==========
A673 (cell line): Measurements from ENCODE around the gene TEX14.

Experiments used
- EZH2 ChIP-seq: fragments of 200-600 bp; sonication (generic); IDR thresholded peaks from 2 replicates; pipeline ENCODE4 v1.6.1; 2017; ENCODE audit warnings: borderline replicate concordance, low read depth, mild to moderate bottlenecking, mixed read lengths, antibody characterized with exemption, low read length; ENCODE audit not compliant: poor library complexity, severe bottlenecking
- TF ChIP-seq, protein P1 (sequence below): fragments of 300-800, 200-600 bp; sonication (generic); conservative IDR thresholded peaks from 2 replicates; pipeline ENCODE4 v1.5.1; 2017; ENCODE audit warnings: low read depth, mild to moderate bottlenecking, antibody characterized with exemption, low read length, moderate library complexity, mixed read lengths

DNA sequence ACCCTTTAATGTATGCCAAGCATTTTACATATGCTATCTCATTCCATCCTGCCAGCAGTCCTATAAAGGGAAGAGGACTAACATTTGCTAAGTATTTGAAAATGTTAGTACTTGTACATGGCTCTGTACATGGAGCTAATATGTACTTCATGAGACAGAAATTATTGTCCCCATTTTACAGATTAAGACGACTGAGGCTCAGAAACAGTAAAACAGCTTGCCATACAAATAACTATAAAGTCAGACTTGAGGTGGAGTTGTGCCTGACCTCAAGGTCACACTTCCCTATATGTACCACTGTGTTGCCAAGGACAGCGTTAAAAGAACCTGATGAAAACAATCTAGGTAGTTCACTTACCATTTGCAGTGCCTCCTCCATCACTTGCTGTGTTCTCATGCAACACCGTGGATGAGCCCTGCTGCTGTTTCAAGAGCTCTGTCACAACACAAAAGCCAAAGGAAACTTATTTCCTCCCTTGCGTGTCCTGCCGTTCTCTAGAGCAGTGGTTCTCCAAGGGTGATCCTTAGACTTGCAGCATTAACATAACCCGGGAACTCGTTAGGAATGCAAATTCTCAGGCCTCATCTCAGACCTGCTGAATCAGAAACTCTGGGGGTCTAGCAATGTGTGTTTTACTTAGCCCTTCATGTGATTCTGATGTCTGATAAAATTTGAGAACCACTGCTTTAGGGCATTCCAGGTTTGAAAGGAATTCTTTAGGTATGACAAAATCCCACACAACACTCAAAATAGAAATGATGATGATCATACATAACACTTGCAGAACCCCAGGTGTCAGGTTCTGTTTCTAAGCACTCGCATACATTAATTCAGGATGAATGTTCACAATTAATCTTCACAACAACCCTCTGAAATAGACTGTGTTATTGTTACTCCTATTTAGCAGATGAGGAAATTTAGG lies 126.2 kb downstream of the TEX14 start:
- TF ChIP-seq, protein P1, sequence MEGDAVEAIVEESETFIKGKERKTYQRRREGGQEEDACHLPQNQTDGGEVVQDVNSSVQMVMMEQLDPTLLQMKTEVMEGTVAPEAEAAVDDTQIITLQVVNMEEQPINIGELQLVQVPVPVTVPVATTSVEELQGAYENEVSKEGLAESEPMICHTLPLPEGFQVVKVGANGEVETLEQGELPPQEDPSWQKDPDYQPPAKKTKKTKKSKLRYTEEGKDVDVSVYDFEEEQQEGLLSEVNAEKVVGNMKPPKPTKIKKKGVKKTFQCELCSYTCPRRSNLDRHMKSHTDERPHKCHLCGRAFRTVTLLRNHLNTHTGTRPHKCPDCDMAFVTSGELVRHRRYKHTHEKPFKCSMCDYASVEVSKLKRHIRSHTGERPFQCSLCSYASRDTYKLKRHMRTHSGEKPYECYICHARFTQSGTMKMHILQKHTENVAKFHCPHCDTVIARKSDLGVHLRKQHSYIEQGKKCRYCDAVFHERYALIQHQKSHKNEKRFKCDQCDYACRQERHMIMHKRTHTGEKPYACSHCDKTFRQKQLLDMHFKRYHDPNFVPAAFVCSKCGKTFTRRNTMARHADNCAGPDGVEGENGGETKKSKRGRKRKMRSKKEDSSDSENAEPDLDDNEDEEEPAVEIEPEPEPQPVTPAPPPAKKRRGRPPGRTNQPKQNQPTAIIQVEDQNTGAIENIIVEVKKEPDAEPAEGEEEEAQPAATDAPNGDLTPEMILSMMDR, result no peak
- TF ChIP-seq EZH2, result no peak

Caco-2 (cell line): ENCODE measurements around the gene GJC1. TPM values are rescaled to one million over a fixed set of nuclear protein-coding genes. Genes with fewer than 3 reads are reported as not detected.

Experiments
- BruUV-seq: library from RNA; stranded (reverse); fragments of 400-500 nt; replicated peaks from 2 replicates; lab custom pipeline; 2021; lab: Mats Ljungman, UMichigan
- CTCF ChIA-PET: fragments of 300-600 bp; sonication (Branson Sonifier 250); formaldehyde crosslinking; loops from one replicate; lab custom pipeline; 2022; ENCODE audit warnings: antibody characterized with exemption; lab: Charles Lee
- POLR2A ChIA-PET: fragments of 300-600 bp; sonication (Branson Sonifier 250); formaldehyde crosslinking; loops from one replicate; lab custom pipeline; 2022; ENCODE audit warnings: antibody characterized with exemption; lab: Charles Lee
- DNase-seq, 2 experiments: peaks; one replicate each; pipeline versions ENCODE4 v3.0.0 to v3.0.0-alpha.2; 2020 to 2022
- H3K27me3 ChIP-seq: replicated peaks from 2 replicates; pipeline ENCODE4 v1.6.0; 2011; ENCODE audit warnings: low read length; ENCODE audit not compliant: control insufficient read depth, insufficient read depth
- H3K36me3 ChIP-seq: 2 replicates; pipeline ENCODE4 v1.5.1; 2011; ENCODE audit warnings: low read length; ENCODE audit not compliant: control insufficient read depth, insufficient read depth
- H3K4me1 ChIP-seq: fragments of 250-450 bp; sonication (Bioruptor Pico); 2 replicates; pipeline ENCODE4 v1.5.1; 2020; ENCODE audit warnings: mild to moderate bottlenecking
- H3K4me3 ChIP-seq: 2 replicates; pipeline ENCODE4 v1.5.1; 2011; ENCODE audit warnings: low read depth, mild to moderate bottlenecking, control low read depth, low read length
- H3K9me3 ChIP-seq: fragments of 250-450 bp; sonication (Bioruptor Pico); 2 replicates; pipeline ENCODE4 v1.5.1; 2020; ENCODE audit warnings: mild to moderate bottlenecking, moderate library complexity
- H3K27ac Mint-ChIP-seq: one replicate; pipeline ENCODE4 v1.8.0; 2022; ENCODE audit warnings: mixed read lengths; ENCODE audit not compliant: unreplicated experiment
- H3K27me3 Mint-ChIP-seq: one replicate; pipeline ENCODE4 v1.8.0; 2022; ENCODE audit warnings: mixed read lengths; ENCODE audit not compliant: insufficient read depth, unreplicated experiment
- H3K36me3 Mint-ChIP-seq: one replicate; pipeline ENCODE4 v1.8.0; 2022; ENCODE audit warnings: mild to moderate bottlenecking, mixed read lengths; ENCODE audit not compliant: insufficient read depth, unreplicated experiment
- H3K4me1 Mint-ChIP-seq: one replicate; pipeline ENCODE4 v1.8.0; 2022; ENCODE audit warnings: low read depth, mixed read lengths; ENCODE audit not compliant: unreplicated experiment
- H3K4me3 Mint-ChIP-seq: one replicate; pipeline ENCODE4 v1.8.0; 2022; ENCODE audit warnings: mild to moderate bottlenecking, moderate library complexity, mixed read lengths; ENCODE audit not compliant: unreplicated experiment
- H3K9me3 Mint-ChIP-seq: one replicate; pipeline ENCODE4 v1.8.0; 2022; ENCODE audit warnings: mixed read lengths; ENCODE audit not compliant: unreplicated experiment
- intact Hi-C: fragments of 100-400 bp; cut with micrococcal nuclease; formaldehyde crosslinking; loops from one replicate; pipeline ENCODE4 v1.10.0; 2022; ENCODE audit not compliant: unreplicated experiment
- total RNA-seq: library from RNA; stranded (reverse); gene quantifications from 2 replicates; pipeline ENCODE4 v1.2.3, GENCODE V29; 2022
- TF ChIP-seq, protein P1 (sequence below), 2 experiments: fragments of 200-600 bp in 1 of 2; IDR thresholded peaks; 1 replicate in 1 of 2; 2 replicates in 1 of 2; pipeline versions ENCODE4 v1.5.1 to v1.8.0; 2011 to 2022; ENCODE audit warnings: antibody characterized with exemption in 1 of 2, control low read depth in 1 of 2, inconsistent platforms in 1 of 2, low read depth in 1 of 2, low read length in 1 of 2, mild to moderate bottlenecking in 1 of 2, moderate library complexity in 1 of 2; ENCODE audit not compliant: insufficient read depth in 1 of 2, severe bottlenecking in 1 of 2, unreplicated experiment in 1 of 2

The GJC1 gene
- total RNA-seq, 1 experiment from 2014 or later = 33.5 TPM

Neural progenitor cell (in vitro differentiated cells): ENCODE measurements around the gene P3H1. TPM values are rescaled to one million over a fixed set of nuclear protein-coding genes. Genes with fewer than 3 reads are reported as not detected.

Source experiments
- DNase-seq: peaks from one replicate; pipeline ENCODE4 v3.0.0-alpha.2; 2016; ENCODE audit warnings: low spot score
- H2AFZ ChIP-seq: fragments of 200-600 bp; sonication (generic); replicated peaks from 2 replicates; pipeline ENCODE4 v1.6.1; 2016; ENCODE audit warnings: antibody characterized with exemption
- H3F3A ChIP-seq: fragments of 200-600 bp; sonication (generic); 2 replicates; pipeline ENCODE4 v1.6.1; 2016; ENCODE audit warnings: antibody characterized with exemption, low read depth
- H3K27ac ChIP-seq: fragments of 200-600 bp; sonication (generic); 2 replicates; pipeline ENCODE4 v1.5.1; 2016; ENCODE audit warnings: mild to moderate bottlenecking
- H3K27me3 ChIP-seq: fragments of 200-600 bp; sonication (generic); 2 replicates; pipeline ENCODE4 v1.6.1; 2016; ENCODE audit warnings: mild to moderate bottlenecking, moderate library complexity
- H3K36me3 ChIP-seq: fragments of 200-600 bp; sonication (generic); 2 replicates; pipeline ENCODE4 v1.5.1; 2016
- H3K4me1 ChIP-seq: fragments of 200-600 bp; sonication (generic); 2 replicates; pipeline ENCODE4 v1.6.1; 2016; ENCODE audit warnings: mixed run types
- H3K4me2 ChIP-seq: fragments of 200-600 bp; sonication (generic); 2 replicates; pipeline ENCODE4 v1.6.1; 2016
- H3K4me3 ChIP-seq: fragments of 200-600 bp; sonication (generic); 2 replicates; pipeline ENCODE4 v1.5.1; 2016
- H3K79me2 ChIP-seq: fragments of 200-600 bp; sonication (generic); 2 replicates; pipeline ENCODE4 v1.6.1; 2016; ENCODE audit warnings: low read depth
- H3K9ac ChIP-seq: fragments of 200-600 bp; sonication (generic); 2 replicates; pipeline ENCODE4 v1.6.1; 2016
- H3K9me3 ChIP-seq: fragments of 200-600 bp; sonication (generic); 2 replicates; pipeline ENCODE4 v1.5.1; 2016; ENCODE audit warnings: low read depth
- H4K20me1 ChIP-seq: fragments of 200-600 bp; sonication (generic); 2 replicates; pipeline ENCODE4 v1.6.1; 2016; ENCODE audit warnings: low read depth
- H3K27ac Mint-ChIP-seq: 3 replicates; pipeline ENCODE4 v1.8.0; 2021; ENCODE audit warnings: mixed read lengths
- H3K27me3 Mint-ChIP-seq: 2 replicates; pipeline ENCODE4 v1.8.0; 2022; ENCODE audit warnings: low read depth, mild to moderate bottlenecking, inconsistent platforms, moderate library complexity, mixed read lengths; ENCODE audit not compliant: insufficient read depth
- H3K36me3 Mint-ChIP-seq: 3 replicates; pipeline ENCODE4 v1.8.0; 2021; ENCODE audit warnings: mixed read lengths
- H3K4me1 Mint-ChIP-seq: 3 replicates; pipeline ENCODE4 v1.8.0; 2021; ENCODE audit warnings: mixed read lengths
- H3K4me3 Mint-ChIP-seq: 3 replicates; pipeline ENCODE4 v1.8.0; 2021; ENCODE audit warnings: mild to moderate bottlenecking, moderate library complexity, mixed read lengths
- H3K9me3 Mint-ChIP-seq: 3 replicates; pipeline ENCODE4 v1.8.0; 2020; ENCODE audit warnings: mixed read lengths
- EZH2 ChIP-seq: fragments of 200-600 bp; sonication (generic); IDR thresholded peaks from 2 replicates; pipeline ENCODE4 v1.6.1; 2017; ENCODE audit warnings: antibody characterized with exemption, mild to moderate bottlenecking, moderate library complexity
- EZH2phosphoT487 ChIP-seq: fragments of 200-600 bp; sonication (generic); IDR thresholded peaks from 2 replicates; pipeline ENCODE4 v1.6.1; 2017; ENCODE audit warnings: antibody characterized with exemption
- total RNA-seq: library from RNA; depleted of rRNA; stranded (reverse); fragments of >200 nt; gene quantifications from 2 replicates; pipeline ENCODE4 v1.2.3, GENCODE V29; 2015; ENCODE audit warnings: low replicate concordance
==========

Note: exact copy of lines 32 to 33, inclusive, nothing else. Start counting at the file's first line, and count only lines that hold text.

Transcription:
- DNase-seq: peaks from one replicate; pipeline ENCODE4 v3.0.0-alpha.2; 2016; ENCODE audit warnings: low spot score
- H2AFZ ChIP-seq: fragments of 200-600 bp; sonication (generic); replicated peaks from 2 replicates; pipeline ENCODE4 v1.6.1; 2016; ENCODE audit warnings: antibody characterized with exemption